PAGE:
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clinical conditions associated with the need for long-term care among people

aged 65 'and over. Such conditions include, among others, oxygen deficit associated with chronic respiratory disease, impaired mobility, urinary

incontinence, and cognitive dysfunction.

The Nursing Center supports several

studies concerned with interventions for these conditions. An NCNR grantee is

investigating the effective delivery of supplemental oxygen to patients who

require continuous oxygen therapy from a portable oxygen device.

In this

study, comparisons among three methods for providing supplemental oxygen are

based on measures obtained during exercise performed at home. Early findings

indicate that oxygen delivery through a tube in the neck is clearly better than through a nasal tube. These findings have important implications for

management of respiratory conditions.

Another study is underway to determine the effect of a family-based intervention on the cognitive stimulation of patients with Alzheimer's disease. Effects on the well-being of their caregivers and caregiver-patient interactions are also being observed. A technique to provide cognitive stimulation is being taught to caregivers, who then use the technique with their patients every day at home. Preliminary data show trends toward

improvement or maintenance in the treatment group and decreased cognitive

functioning in the control group. Other early results indicate a trend toward improved family interaction in the experimental caregiver group.

As numbers of rural residents of the United States have become proportionately smaller, their vulnerability to illness, disability, and poor pregnancy outcomes has increased. Research is needed to determine the health

status of these individuals, their health-care requirements, and effective

methods of delivering health care to them. NCNR is supporting two projects in

a special initiative to study health care needs in rural and minority populations. One is designed to improve birth outcomes through improved

prenatal care to Native Americans and Hispanics living in rural communities in

Oregon. The other is evaluating interventions for providing prenatal care to Hawaiian, Filipino, and Japanese women living in a rural district of Hawaii.

These projects are intended to provide models of culturally sensitive,

affordable, and cost-effective prenatal care for minority women in rural

communities. With its focus on vulnerable populations, the rural health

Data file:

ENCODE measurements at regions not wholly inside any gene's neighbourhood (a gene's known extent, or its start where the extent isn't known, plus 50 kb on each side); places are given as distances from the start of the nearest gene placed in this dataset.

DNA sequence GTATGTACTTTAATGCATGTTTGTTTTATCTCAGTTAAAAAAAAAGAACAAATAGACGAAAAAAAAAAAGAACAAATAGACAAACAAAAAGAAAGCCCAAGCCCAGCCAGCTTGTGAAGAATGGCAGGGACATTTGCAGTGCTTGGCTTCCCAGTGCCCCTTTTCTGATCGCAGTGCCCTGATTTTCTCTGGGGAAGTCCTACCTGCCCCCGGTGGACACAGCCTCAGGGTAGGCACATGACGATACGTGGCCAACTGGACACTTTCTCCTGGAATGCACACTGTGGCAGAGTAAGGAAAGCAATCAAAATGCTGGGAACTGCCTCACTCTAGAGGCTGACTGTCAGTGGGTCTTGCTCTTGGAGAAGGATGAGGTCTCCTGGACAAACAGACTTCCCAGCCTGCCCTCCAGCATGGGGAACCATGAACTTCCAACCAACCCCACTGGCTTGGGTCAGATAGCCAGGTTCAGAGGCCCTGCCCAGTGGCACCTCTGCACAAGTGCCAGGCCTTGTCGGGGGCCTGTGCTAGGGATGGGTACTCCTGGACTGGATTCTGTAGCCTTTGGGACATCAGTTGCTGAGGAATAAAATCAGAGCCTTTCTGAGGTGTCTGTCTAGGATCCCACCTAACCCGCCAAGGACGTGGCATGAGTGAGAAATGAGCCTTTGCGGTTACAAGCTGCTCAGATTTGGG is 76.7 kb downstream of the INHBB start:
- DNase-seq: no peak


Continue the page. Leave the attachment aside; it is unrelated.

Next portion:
initiative is also a valuable means of addressing minority health issues.

In the area of women's health, the NCNR supports a broad range of

studies, including investigations of predictors of pregnancy complications for women of lower socioeconomic status, factors that influence women's decisions

about estrogen replacement therapy, recovery in older women after hip

fractures and heart attacks, and attitudes toward breast cancer, breast self

examination practices, and mammography. In addition, the NCNR supports a

Center for Women's Health Research at the University of Washington for the

study of women's health concerns across the life span.

The NCNR is continuing to oversee the development of its major long-range

planning initiative, the National Nursing Research Agenda. Two priority areas of this Research Agenda have been implemented as planned for fiscal years 1990

and 1991.

The current focus of research in the first area, HIV Infection:

Prevention and Care, is the management of symptoms at various stages of the

disease. In addition, the Nursing Center's Collaborative Intramural Research

Program is conducting a study of the type, severity, and causes of nutrition

related symptoms and problems in individuals with HIV infection, such as

unintentional weight loss and decreased appetite.

In the second area to be implemented, Low Birthweight: Mothers and

Infants, current program emphasis is two-fold:

(1) the prevention of low

birthweight through attention to maternal factors and (2) the special care requirements of the low-birthweight infant. Of the remaining research agenda areas, Long-Term Care for Older Adults and Symptom Management are in the final phases of development for program initiation in fiscal years 1991 and 1992. The areas of Health Promotion: Children and Adolescents and Technology